If you don’t know the cost of what you’re buying, you can easily spend more money than you intended. Although you can see the price of every item in the supermarket, you need to ask for it in some places.

Knowing English numerals will help you understand the prices while shopping in local markets, second-hand shops, or negotiating the cost of the product or service you want to purchase.

**Understanding phone numbers**

Phones are an intrinsic part of our everyday life, and so are phone numbers. We need them to make new friends, ask that cute girl or guy out, make restaurant reservations, and call important organizations or departments. If you don’t understand English numbers, you’ll easily write down the wrong phone number. This can make you miss out on new friendships, fun dates, and complicate dealing with important matters.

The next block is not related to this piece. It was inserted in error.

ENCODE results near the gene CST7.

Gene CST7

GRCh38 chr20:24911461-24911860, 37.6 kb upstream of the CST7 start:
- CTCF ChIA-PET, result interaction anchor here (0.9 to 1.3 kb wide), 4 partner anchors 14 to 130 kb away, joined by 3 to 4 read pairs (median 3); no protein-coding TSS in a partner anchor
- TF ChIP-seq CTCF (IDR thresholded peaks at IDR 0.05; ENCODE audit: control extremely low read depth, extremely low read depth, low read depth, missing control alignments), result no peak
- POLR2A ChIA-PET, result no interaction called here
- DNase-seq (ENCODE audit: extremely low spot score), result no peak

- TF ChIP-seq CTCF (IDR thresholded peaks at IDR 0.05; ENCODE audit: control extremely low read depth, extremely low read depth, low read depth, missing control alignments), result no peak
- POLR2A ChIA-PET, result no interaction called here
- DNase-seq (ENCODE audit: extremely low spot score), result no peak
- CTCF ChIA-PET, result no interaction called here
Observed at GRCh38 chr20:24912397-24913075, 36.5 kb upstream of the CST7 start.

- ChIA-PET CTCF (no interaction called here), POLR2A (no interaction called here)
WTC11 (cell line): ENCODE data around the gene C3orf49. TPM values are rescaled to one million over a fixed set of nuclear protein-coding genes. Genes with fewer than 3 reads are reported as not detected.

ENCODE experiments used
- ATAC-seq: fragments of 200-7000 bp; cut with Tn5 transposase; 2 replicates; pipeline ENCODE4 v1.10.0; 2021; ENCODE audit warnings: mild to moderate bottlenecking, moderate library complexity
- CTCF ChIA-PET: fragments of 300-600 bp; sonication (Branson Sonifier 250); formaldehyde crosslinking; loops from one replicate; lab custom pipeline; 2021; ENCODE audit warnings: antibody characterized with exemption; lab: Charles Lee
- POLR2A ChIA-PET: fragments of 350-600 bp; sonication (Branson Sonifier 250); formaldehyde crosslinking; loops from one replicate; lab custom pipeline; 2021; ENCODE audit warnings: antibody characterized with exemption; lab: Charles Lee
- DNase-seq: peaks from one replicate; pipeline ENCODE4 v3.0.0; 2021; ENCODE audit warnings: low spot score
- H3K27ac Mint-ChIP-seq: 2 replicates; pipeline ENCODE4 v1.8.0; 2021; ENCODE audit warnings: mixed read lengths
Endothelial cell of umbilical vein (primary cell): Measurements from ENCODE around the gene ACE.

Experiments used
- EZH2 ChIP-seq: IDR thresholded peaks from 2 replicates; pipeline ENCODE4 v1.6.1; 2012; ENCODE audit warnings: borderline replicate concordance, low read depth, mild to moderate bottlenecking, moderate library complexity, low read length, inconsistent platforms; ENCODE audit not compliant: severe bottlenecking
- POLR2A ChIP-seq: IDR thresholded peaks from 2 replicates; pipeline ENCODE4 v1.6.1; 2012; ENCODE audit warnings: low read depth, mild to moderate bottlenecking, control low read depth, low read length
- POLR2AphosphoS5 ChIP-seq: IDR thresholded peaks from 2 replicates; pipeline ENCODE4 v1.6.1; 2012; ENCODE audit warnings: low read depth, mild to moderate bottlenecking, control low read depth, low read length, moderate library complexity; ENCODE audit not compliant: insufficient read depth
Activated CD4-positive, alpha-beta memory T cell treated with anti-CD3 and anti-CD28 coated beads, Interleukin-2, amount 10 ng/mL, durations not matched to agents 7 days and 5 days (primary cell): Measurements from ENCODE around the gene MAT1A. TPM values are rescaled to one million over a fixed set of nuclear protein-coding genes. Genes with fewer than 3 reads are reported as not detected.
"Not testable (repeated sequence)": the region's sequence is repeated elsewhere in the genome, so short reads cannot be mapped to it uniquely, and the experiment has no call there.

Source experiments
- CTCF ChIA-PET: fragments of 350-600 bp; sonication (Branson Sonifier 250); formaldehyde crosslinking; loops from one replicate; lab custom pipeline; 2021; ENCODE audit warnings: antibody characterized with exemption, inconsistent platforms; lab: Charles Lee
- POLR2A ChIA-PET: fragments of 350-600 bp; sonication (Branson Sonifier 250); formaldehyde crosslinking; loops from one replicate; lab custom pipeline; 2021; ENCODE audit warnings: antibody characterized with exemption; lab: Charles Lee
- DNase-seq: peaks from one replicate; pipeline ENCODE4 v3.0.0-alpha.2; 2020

## Learn English numbers, spelling, and pronunciation

In order to count in English, you first need to learn the numbers from 1 to 20. Once you learn the spelling and pronunciation of these numbers, it’ll help you easily count to 1000. However, learning the first 20 numbers in any language is always the hardest.

Below, we’ll give you the spelling and phonetic pronunciation of each number. Pay attention to each sound, as later on, you’ll need to put them together to form higher numbers. So, let’s break it down!

**1 - 20**

Tones for numbers 1-10 are simple.

However, those for 11-20 are harder because they're compound tones. It means that there are multiple sounds involved in pronouncing them. For example, to pronounce 11, you’ll say “ee-LEH-vihn.”

Check out the table below for more sounds.

Number | English numbers spelling | English pronunciation |